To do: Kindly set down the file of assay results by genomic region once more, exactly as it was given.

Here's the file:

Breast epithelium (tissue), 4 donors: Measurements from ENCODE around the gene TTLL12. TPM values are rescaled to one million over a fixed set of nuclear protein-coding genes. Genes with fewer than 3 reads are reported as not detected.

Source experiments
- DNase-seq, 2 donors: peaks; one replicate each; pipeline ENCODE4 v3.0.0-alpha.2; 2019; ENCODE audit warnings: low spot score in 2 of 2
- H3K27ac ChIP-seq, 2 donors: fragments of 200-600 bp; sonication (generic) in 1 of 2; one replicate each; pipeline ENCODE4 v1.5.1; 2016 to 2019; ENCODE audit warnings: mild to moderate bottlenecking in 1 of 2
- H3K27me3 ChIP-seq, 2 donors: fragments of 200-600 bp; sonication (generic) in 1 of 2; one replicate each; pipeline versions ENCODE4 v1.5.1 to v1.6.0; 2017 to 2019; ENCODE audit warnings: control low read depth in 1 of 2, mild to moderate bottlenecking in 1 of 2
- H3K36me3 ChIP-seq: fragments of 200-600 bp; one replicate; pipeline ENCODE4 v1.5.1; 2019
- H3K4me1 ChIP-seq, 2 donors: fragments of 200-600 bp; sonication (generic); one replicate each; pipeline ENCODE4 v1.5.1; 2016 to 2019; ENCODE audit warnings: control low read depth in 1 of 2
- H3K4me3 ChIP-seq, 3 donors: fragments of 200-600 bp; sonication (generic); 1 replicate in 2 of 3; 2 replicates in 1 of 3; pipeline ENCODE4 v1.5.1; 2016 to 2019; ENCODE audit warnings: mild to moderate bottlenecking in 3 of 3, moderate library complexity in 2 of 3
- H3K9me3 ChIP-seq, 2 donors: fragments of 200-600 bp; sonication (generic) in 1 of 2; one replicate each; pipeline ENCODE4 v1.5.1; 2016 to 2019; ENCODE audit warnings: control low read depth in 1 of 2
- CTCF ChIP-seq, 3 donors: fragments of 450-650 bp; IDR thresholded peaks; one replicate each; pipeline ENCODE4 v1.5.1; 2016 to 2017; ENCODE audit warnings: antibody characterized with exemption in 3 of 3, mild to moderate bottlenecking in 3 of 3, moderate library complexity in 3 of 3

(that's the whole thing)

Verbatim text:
Breast epithelium (tissue), 4 donors: Measurements from ENCODE around the gene TTLL12. TPM values are rescaled to one million over a fixed set of nuclear protein-coding genes. Genes with fewer than 3 reads are reported as not detected.

Source experiments
- DNase-seq, 2 donors: peaks; one replicate each; pipeline ENCODE4 v3.0.0-alpha.2; 2019; ENCODE audit warnings: low spot score in 2 of 2
- H3K27ac ChIP-seq, 2 donors: fragments of 200-600 bp; sonication (generic) in 1 of 2; one replicate each; pipeline ENCODE4 v1.5.1; 2016 to 2019; ENCODE audit warnings: mild to moderate bottlenecking in 1 of 2
- H3K27me3 ChIP-seq, 2 donors: fragments of 200-600 bp; sonication (generic) in 1 of 2; one replicate each; pipeline versions ENCODE4 v1.5.1 to v1.6.0; 2017 to 2019; ENCODE audit warnings: control low read depth in 1 of 2, mild to moderate bottlenecking in 1 of 2
- H3K36me3 ChIP-seq: fragments of 200-600 bp; one replicate; pipeline ENCODE4 v1.5.1; 2019
- H3K4me1 ChIP-seq, 2 donors: fragments of 200-600 bp; sonication (generic); one replicate each; pipeline ENCODE4 v1.5.1; 2016 to 2019; ENCODE audit warnings: control low read depth in 1 of 2
- H3K4me3 ChIP-seq, 3 donors: fragments of 200-600 bp; sonication (generic); 1 replicate in 2 of 3; 2 replicates in 1 of 3; pipeline ENCODE4 v1.5.1; 2016 to 2019; ENCODE audit warnings: mild to moderate bottlenecking in 3 of 3, moderate library complexity in 2 of 3
- H3K9me3 ChIP-seq, 2 donors: fragments of 200-600 bp; sonication (generic) in 1 of 2; one replicate each; pipeline ENCODE4 v1.5.1; 2016 to 2019; ENCODE audit warnings: control low read depth in 1 of 2
- CTCF ChIP-seq, 3 donors: fragments of 450-650 bp; IDR thresholded peaks; one replicate each; pipeline ENCODE4 v1.5.1; 2016 to 2017; ENCODE audit warnings: antibody characterized with exemption in 3 of 3, mild to moderate bottlenecking in 3 of 3, moderate library complexity in 3 of 3